There are many people in Birmingham who will not have heard of the Anchor Exchange, a massive underground complex built in secrecy in Birmingham in the 1950’s.
The largest of three such establishments,( the other two being in Manchester and London ) the exchange was designed to protect and maintain communications in the event of a nuclear war.
The idea behind these underground telephone exchanges was to ensure that in the even of such a war the communications system would still exist and to some extent still function. Originally they were planned to withstand an explosion ( though not a direct hit ) from atomic bombs the size of those used in Japan.
Unfortunately, all the best laid plans amounted to nothing as the structure became obsolete before it was fully completed. Advances in nuclear technology and the hydrogen bomb had produced bigger and more devastating weapons of mass destruction.
The Anchor Exchange gets its name from the anchor sign used by the Birmingham Assay Office, the anchor being the gold hallmark symbol for Birmingham. The structure still exists today with its tunnels and rooms one hundred feet below Newhall Street.
Shrouded in secrecy, the general public of Birmingham were duped into thinking that the building work was part of a new underground railway network. Construction commenced in 1953 and ended with its opening in November 1957 whilst the general public were informed that the railway project was no longer viable.
The entrance to the Anchor Exchange is via a lift at the rear of the telephone house building. There is also an emergency access provision by ladder and staircase access from Newhall Street.
The structure was built with blast proof concrete, has its own 300 foot well for a water supply with sewage being channelled into the main city sewage network via a pumping system.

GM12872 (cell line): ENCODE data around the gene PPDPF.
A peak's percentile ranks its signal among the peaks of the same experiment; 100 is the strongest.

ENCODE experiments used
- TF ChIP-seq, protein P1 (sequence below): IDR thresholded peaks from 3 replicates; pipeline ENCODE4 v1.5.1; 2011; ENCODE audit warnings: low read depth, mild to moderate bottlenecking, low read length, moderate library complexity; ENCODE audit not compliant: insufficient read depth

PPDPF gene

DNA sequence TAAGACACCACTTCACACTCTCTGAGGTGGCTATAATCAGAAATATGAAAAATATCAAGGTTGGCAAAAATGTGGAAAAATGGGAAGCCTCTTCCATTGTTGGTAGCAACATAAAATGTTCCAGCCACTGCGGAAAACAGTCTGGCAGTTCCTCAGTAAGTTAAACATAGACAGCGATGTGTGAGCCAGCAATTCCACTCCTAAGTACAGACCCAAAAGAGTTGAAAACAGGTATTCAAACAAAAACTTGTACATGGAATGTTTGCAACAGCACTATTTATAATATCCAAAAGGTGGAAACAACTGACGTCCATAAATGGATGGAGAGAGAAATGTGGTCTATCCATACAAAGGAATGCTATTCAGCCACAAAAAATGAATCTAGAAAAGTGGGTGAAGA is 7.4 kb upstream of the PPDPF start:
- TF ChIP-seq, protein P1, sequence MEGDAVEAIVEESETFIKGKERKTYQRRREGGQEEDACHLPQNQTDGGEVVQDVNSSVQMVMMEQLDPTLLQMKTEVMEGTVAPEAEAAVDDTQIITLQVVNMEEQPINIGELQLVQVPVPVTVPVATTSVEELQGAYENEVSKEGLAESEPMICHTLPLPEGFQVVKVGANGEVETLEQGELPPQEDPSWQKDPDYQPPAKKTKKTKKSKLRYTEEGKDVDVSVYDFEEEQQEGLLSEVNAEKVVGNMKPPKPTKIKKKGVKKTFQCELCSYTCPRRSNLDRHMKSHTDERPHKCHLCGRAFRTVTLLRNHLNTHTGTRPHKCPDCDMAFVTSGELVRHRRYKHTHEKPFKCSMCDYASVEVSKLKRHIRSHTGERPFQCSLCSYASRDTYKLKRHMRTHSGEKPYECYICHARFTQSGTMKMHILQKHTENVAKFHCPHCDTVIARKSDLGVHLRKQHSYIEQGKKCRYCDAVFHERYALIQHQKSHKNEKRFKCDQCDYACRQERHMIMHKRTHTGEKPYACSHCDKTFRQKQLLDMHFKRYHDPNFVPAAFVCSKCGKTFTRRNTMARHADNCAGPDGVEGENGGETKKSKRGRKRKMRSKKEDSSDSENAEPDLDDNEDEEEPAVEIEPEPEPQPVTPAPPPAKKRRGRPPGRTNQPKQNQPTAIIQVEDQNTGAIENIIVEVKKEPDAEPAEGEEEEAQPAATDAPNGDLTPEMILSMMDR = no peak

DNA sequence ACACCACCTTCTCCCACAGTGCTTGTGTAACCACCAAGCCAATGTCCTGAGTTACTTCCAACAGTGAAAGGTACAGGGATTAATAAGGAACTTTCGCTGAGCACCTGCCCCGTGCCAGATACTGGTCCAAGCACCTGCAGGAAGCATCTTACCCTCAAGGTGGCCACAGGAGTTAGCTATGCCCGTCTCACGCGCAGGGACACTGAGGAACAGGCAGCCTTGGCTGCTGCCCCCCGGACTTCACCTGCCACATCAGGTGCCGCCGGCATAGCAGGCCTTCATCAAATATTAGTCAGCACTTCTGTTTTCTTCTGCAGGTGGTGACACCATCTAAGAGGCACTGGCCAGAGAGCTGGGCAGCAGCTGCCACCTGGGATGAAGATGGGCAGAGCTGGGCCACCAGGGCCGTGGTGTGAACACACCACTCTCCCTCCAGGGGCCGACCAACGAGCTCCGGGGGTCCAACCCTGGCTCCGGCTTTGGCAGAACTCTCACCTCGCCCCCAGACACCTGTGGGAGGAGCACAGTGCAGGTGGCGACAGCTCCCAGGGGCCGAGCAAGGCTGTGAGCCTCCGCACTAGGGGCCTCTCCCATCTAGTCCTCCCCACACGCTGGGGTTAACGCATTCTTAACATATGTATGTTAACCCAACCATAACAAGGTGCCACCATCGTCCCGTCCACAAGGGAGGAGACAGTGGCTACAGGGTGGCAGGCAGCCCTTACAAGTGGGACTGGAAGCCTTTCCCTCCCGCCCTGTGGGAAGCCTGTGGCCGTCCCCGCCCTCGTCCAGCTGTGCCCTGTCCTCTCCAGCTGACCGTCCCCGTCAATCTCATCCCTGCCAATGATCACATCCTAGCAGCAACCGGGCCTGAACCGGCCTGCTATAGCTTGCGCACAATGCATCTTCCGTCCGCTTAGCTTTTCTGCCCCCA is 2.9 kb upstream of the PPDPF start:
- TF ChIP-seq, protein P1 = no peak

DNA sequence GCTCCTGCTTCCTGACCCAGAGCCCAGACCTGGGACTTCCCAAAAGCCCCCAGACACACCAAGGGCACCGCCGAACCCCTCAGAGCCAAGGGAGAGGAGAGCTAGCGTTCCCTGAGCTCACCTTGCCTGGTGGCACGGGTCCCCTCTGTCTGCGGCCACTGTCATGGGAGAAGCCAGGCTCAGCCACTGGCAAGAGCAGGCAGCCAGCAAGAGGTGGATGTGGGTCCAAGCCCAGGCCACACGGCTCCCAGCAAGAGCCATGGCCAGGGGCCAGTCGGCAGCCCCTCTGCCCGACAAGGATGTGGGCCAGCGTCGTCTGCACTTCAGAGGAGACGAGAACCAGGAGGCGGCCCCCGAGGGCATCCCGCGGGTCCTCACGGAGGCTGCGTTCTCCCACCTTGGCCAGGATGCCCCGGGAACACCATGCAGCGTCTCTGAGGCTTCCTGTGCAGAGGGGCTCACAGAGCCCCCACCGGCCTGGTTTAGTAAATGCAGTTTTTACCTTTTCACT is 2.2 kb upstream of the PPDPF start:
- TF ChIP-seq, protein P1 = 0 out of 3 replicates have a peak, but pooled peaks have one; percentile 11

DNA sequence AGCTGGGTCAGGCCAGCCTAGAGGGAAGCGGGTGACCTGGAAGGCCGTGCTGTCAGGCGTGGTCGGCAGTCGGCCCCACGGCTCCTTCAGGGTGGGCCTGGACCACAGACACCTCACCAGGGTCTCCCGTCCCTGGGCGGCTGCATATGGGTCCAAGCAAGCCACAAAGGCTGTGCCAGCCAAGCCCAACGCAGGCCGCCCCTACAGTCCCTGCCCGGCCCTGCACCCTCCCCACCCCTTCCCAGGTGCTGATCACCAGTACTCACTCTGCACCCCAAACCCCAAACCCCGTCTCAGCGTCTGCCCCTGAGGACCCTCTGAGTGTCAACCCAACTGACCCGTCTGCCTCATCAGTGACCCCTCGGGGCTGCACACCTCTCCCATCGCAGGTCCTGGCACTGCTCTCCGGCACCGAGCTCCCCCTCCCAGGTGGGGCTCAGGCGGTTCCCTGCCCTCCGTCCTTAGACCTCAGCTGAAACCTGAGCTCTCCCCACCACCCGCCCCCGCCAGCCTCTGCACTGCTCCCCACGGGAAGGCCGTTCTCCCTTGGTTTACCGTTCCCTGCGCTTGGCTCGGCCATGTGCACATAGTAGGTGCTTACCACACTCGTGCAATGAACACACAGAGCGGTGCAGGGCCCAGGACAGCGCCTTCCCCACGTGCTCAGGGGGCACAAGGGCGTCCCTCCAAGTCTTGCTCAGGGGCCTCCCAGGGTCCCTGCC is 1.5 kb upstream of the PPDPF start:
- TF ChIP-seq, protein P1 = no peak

A massive heavy door weighing several tonnes would have been used to seal the area in the event of a nuclear attack. The facility had its own generators to ensure an independent supply of electricity.
During the Cuban crisis the facility was put on alert and maintained during the 1980’s before being made redundant. Water is still pumped out of the underground tunnels to ensure that underground cables are kept dry, but due to safety reasons the facility is out of bounds to British Telecom staff.
In the late 1960’s the secrecy surrounding this establishment was downgraded and the Anchor Exchange became a hot topic for the local press. Reporters visited the facility and its story became the subject of intrigue and conspiracy theories.
The rooms below ground contained rations and equipment which still remain in store rooms and are rapidly falling into a state of decay in the damp and crumbling complex.
It is not possible to visit this underground complex any longer and it was never open to the general public for viewing in any great numbers.
One of the original air vents is still visible behind Telephone House as a reminder of what secrets remain in the chambers and tunnels below our city.
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